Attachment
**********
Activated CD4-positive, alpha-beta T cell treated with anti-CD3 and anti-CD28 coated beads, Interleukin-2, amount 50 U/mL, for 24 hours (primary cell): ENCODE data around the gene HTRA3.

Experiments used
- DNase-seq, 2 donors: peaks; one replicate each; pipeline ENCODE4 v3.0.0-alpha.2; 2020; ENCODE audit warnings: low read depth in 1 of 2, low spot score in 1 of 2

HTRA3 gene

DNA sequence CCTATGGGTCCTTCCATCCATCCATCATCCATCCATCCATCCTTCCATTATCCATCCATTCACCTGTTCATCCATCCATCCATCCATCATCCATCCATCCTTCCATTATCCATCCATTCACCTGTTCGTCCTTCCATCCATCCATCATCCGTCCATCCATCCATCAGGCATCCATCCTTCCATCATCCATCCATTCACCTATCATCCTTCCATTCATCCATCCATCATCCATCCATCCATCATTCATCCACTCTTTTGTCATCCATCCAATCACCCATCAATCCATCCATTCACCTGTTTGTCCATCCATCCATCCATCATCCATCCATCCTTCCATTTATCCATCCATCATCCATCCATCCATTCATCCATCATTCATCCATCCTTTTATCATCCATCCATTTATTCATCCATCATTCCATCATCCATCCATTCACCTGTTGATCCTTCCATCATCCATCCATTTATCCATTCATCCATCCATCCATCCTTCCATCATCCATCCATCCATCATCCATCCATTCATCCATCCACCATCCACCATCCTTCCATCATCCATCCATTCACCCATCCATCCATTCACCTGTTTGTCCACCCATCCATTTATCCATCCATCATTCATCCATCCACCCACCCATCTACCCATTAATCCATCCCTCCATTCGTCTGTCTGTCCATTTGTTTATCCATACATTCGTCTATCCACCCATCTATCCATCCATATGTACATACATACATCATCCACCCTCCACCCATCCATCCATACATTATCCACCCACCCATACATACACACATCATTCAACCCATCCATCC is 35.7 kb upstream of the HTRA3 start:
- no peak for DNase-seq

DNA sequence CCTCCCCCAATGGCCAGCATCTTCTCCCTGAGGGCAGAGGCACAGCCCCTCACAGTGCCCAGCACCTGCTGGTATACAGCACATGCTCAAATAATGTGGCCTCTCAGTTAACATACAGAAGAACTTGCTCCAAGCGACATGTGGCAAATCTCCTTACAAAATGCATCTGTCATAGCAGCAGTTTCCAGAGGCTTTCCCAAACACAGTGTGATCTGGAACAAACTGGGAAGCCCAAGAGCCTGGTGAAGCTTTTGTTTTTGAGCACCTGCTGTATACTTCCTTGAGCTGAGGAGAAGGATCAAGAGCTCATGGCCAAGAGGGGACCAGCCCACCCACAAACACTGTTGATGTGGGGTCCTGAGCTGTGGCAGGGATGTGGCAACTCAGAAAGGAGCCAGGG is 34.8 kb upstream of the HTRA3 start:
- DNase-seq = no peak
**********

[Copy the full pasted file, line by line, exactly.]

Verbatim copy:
Activated CD4-positive, alpha-beta T cell treated with anti-CD3 and anti-CD28 coated beads, Interleukin-2, amount 50 U/mL, for 24 hours (primary cell): ENCODE data around the gene HTRA3.

Experiments used
- DNase-seq, 2 donors: peaks; one replicate each; pipeline ENCODE4 v3.0.0-alpha.2; 2020; ENCODE audit warnings: low read depth in 1 of 2, low spot score in 1 of 2

HTRA3 gene

DNA sequence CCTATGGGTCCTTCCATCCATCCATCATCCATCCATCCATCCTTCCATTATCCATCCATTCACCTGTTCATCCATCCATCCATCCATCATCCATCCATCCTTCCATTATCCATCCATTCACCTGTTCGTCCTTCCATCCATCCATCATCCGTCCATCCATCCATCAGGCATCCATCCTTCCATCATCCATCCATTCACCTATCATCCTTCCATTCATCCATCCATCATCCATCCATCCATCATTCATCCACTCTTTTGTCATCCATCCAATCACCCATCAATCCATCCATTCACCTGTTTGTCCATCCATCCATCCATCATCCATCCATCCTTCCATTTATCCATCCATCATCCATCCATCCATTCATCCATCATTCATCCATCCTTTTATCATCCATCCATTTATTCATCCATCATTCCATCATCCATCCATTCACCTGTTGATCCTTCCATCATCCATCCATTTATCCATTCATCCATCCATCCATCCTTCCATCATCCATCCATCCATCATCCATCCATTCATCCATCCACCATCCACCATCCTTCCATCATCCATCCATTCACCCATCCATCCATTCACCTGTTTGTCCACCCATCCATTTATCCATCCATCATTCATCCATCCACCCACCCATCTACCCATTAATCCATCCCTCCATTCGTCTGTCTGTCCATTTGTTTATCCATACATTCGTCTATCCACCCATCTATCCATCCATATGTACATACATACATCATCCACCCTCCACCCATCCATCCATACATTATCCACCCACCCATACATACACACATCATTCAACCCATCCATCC is 35.7 kb upstream of the HTRA3 start:
- no peak for DNase-seq

DNA sequence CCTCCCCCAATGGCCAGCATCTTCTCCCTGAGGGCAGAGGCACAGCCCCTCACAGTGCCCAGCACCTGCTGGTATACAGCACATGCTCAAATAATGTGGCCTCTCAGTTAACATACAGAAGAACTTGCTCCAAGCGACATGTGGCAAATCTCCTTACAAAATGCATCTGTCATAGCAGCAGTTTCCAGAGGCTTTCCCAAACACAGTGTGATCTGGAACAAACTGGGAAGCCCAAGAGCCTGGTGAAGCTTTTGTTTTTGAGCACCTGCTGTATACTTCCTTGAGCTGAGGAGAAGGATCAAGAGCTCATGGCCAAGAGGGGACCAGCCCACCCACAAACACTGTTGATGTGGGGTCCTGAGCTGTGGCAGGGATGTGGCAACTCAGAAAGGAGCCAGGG is 34.8 kb upstream of the HTRA3 start:
- DNase-seq = no peak